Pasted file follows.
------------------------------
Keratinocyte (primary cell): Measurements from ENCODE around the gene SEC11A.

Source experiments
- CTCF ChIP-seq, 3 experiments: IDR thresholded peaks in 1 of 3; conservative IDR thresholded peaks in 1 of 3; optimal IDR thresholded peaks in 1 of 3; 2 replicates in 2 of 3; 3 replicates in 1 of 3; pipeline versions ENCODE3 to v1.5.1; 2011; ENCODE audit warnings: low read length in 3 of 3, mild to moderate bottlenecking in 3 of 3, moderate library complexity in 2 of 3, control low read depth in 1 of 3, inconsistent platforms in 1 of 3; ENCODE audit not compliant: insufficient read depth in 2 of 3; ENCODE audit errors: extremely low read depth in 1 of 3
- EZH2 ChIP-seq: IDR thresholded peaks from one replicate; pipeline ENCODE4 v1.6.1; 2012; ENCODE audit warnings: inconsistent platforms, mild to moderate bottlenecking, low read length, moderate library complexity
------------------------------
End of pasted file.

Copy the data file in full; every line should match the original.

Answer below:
Keratinocyte (primary cell): Measurements from ENCODE around the gene SEC11A.

Source experiments
- CTCF ChIP-seq, 3 experiments: IDR thresholded peaks in 1 of 3; conservative IDR thresholded peaks in 1 of 3; optimal IDR thresholded peaks in 1 of 3; 2 replicates in 2 of 3; 3 replicates in 1 of 3; pipeline versions ENCODE3 to v1.5.1; 2011; ENCODE audit warnings: low read length in 3 of 3, mild to moderate bottlenecking in 3 of 3, moderate library complexity in 2 of 3, control low read depth in 1 of 3, inconsistent platforms in 1 of 3; ENCODE audit not compliant: insufficient read depth in 2 of 3; ENCODE audit errors: extremely low read depth in 1 of 3
- EZH2 ChIP-seq: IDR thresholded peaks from one replicate; pipeline ENCODE4 v1.6.1; 2012; ENCODE audit warnings: inconsistent platforms, mild to moderate bottlenecking, low read length, moderate library complexity